With a last look at some beautiful little frost feathers back out into the world I went, hoping that it would be just a bit warmer there. I’ll have to return in a month or two when the icicles should be as big as trees.

In the winter the world gets sharp. Beautiful things happen. ~Peter Fiore

I hope everyone had a wonderful Christmas. Thanks for coming by.

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1. Long Shot

Last weekend I went to one of my favorite places, a “deep cut” along a rail trail where the icicles grow as big as tree trunks. Since little or no sun shines down into this man made canyon once it gets cold it stays cold. It can also be quite dark so I waited for a rare (this winter) bright sunny day, hoping there would be enough light to be able to take some photos.

2. Ice Formations

There is ice everywhere you look here. The odd thing about it is how in the summer you barely notice the groundwater that constantly seeps from the rock faces. Winter really reveals just how much water there is here, and it’s a lot.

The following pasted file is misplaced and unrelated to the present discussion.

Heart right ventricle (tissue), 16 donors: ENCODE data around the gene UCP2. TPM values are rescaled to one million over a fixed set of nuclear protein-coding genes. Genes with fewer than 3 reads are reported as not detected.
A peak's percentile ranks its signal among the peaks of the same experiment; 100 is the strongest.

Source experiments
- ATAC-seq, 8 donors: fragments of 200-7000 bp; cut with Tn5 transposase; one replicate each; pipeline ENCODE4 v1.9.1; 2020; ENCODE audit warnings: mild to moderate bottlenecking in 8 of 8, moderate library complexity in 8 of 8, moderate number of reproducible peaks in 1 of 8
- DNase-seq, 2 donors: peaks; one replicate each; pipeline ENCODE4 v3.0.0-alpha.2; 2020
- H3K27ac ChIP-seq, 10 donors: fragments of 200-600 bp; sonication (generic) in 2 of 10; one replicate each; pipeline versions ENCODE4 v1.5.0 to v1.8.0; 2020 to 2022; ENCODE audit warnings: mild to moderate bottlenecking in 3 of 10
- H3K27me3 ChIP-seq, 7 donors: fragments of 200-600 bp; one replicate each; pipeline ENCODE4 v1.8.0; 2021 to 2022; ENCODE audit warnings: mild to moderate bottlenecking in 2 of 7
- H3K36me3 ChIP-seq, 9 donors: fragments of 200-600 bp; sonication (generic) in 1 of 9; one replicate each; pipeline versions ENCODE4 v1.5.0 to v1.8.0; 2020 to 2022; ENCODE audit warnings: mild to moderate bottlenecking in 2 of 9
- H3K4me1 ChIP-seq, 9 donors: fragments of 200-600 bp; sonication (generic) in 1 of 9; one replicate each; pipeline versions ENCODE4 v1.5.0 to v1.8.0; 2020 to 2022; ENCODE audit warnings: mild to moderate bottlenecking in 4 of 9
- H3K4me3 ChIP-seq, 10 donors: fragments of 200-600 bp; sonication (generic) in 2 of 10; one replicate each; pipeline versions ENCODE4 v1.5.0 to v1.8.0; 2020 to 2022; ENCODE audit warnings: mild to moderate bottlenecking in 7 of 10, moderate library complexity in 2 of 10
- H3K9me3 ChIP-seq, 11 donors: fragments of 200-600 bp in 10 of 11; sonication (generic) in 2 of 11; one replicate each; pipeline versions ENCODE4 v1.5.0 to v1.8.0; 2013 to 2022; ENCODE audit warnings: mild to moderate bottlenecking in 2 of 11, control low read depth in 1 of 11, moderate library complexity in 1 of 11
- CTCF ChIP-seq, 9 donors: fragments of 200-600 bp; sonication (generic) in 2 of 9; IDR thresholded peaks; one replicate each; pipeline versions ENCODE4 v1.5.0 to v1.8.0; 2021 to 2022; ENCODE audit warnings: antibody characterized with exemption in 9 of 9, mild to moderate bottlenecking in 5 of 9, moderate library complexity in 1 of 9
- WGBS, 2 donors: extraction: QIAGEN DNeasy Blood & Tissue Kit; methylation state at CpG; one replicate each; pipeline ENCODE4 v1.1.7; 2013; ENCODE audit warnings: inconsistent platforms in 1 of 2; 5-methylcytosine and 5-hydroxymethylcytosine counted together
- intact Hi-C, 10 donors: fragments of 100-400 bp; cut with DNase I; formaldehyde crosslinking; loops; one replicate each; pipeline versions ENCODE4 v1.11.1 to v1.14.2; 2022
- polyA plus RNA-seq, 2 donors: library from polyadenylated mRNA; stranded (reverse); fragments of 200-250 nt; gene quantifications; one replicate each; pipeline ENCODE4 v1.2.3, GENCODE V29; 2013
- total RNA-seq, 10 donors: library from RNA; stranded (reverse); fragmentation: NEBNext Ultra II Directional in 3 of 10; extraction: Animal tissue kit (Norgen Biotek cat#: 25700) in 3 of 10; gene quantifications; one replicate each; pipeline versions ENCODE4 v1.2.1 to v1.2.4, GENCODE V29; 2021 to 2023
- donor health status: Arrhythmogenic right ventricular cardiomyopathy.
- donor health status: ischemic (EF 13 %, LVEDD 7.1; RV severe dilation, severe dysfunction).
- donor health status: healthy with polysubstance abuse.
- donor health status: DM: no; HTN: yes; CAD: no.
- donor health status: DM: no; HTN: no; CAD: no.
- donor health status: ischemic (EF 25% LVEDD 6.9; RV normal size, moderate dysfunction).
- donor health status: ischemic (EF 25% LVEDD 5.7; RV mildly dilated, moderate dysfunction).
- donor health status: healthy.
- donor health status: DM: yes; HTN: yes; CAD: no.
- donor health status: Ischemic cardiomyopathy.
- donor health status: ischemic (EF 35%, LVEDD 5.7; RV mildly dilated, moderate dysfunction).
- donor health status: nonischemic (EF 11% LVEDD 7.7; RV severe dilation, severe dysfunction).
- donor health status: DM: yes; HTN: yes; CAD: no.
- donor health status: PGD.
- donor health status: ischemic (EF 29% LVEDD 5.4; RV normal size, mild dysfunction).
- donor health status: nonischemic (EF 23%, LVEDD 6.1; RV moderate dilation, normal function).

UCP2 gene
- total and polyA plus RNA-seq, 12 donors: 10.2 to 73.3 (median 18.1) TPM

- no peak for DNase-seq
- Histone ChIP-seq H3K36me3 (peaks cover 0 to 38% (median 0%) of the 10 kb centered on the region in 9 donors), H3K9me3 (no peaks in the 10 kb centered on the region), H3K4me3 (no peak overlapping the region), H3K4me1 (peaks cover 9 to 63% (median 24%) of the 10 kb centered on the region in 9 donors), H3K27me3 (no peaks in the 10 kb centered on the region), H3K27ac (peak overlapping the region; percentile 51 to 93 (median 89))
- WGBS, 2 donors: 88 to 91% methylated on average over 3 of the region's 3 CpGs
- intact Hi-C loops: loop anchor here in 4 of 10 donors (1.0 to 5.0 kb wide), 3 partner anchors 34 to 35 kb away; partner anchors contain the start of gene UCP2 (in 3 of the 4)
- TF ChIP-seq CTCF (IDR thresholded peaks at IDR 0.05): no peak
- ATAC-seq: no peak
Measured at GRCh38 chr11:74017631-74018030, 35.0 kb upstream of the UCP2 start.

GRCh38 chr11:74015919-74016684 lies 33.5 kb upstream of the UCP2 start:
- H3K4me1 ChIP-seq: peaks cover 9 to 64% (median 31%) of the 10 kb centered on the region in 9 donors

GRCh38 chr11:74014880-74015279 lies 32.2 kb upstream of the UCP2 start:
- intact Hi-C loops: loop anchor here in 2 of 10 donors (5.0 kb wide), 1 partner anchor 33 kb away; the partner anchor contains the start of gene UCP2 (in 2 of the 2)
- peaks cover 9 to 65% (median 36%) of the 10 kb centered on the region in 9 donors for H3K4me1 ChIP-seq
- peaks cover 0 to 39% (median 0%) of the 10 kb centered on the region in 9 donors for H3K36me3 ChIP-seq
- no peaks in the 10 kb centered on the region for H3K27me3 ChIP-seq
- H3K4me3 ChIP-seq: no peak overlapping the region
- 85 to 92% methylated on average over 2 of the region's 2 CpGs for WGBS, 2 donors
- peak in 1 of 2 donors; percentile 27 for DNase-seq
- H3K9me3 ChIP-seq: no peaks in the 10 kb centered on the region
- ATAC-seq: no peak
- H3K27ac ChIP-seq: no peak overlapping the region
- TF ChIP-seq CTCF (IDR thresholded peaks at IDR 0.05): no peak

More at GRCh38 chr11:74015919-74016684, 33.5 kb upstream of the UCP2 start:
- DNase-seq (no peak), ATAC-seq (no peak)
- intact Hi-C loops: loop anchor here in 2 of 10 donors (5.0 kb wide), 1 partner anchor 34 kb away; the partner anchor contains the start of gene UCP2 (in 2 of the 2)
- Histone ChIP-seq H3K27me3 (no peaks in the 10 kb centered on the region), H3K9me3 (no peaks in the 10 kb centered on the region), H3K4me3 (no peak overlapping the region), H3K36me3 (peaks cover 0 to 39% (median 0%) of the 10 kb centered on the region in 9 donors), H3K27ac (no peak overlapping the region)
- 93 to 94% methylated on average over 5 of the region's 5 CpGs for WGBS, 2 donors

3. Ice Climbers

The ice climbers were here. They call this place the “ice box” and come here to train and get used to ice climbing before they go out and tackle the really big ice falls. The New Hampshire branch of the Appalachian Mountain Club holds ice climbing clinics here too, but I don’t know if that was what was going on here on this day. I try to never bother them because I imagine that ice climbing takes intense concentration and I’m always afraid that if I distract someone they could fall. I certainly don’t want to be the cause of that.

If you’d like to see someone actually climbing this ice you can watch a video of it by clicking here. The video also shows just how high these ledges are toward the end of it.

4. Cracked Ice

I’m thinking that they probably have enough on their minds without answering questions from me, like that horizontal crack that runs completely through this ice column.  Just taking a photo of it made me nervous. I’ve seen massive pieces of ice lying in the trail after they’ve fallen and I know that I don’t want to be anywhere near one when it comes down. When you’re the only one here and it’s quiet if you stop and listen you can hear the ice creaking and cracking, letting you know that what you thought was static and unmoving is actually moving all of the time, expanding and contracting and growing larger.

5. Laep (Leading Edge Anchor Point) Anchor